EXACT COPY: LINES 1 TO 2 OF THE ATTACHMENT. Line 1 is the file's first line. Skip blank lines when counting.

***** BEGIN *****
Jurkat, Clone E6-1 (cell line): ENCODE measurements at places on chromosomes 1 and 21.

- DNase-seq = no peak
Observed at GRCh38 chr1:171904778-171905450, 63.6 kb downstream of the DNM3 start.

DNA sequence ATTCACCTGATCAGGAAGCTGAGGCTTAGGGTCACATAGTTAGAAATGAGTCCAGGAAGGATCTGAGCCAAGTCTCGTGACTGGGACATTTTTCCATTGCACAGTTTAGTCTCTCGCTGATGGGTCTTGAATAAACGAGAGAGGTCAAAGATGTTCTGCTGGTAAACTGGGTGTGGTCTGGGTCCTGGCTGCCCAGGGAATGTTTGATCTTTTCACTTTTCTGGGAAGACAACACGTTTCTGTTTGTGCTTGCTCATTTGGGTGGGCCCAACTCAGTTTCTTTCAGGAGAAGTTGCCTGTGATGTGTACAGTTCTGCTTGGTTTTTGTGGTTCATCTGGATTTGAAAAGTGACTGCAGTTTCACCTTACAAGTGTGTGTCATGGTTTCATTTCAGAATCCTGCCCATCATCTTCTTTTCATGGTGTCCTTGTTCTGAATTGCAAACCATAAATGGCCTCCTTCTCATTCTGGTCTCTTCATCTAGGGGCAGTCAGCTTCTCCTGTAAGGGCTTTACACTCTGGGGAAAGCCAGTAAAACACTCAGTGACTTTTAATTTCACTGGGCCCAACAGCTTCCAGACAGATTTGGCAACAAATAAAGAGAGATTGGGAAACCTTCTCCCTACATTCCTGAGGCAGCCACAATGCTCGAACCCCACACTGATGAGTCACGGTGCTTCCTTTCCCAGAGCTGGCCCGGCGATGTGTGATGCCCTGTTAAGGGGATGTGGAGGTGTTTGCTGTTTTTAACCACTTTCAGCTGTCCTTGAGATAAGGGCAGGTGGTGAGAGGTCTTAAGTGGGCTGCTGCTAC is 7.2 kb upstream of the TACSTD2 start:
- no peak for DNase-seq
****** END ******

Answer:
Jurkat, Clone E6-1 (cell line): ENCODE measurements at places on chromosomes 1 and 21.

- DNase-seq = no peak